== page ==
Recent musings by octogenarian Abbas about stepping down, the pursuit of his legacy and an appropriate line of ascendancy to lead the Palestinian people forward, has likely de-stabilized the Palestinians. That might well be the driving reason for the violence coupled with the ever present and never blinking eye of the media, which frequently provides coverage in support of their actions, often turns up in advance of protests, maybe inadvertently encourages the protest and coverage, and thus arguably fuels the whole. One could consider the current situation more of an Intra-Fada, than an Intifada. The unrest is against the common foe of Israel, granted in a physical sense, but by design it is may be directed in conceptual and moral terms through the frustrations of the people about their own leadership, hence internal and thus Intra-fada. If it continues well into November and/or the lethality of attacks increase still further, and the Palestinian leadership starts to actively support it, then an Intra-fada promptly becomes an Intifada and the game changes, but for now that has not happened.

The Palestinians seek a state. They are likely annoyed by the lack of progress, aggravated by Israeli reactions and what they feel are very heavy handed responses to events. Even Americans appear to have noticed Israeli’s perceived over-reaction. Israel maybe sees no need to make progress in the Middle East Peace Process (MEPP) as the current status quo is arguably better than the two state solution which many support outside the region, but some consider a pipe dream. Jerusalem as the capital of both Israel and Palestine is a red line the Israelis will simply not allow. A two state solution is maybe therefore just an idea and oft quoted only because there is nothing else to offer. The best the Palestinians can realistically hope for is a “state-lette” or state-within-a state sort of situation where – like in Areas A – they exercise security and governance control, as now. Constant Israeli settler action and occasional military infiltration into Area A questions whether or not the Israelis have any real intent to evolve beyond the current situation.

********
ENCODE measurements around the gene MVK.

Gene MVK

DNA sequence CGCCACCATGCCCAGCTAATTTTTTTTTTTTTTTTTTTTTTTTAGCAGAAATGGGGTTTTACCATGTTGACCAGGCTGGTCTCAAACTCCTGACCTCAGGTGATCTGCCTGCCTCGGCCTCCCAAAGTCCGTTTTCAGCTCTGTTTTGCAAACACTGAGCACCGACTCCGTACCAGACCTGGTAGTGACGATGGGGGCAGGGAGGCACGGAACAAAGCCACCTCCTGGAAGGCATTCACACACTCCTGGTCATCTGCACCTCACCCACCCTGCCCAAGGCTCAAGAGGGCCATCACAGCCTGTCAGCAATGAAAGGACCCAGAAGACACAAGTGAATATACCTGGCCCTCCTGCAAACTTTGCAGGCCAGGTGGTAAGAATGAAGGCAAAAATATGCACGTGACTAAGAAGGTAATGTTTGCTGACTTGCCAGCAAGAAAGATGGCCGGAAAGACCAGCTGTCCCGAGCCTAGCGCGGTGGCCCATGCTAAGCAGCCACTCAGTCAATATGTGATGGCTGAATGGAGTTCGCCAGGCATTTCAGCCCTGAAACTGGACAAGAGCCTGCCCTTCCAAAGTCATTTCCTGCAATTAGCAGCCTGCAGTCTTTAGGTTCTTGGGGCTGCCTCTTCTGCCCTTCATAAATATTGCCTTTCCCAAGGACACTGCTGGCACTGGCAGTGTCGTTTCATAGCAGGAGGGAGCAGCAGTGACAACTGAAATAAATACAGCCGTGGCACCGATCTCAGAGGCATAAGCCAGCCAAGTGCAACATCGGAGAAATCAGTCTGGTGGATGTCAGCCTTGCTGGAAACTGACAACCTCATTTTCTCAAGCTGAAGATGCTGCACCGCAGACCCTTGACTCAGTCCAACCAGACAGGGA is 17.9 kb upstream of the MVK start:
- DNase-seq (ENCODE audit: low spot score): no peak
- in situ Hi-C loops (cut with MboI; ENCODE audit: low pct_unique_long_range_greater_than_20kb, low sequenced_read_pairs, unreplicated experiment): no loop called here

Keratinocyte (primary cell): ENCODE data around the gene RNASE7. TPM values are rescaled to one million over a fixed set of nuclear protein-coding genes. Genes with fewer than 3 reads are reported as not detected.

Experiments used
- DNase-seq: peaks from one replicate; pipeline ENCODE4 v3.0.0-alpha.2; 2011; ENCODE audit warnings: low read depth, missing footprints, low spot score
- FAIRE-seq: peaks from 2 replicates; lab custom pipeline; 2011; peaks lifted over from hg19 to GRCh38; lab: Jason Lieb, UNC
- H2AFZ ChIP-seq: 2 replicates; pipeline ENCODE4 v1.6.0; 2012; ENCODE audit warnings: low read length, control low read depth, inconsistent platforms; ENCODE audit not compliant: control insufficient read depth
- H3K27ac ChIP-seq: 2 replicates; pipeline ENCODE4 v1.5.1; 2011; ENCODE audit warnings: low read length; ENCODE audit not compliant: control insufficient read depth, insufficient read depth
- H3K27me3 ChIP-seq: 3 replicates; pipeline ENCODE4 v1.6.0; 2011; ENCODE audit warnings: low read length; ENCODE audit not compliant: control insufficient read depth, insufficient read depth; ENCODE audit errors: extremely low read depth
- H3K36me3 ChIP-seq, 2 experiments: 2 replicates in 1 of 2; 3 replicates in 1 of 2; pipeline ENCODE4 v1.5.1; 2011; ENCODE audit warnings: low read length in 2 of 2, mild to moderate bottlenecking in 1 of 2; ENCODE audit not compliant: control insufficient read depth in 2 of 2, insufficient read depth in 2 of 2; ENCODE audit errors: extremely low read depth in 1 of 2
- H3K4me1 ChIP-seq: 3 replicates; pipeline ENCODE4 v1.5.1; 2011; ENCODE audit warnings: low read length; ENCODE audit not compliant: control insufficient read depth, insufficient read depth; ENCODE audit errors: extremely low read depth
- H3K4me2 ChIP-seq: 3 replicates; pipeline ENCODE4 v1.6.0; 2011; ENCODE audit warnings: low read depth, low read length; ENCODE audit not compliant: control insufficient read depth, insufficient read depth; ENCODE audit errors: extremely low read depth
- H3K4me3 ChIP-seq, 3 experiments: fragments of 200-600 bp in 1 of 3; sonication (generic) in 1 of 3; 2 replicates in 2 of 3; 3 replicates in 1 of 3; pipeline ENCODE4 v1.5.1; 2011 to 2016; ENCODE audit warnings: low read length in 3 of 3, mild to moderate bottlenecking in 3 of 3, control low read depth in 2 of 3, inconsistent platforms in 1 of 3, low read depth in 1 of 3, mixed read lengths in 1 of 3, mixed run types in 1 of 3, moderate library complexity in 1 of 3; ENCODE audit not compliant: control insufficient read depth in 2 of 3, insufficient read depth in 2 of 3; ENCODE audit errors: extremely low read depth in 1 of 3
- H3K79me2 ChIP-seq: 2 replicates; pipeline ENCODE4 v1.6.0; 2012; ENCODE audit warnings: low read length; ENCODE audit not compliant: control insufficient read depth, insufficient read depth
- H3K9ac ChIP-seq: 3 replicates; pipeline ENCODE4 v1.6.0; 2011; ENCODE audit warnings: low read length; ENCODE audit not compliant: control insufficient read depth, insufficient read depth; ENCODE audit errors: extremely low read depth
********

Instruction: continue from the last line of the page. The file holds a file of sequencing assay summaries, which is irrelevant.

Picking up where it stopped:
The Palestinians do not have the ways and means, capability or capacity to press their agenda – less Intifada – and the Israelis know it. It is an ongoing conflict situation which some argue is in neither’s interest to solve. Bibi Netanyahu would not survive politically if he changed his position and there have already been calls from the people to tighten defenses based on the recent stabbings, shootings and general violence. The Settlers are a law unto themselves and with the Orthodox challenge, Bibi must tread very carefully; his approval rating is dropping daily. So Israel simply holds the ring and over-matches Palestinians protestors. Israeli is massively stronger than the Palestinians from a security, economic and also political perspective; little real change is foreseen.

The Palestinian Authority Security Forces (PASF) have yet to act. Rather than stand between their people and the Israeli Defense Forces (IDF) to prevent Palestinians advancing incrementally more lethal Israeli responses of CS gas, water cannon, rubber-coated steel bullets and ultimately bullets – they watch from the flank; leadership has not yet pressed them into play. This may be because of the recent video footage of PASF beating a Palestinian boy protester. Maybe they worry that their involvement and action may attract criticism about them being “agents of the occupation.” Maybe they are doing nothing linked to Abbas’ UNGA comments and his threatened disengagement from Oslo II, passing OPT security to Israel. Until the PASF step up as authorized by their leadership, it is best to refer to the current situation as an Intra-fada and hope that it will settle down in the days and weeks ahead.

An Intifada would help no one, least of all the Palestinians, who would be the net losers as history has shown previously. Not only would the Palestinians be no match for Israeli military forces, they would run the risk of losing international community support and also the desired funding that accompanies it. One in five Palestinians are on the PA payroll which will disappear if it collapses and violence spreads still further. Without these and other funds, the PA would collapse; and then coupled with increasing violence, Israel would simply secure the OPTs, although at great cost to their economy and arguably great cost too to their international standing. Maybe at that stage even the staunchest support from America would wane. Bibi gets two things from America, advice and $3 Billion a year to buy equipment; the Israelis always take the money! America still has influence and declining popular support for Israel is a risk Bibi will have to think hard about before he accepts.

For Israel it has always been about survival. The best thing Israel can do right now is to move to restore reasonable access to the mosque in an attempt to de-escalate the violence and create the conditions for a return to the prevailing version of “normality” seen within this troubled region. Progress on the MEPP would help unless Israel has completely written it off. Otherwise we may well see Intra-fada escalate into Intifada and then years of progress will be flushed away. There are better ways to ensure progress and both parties must now work to find them.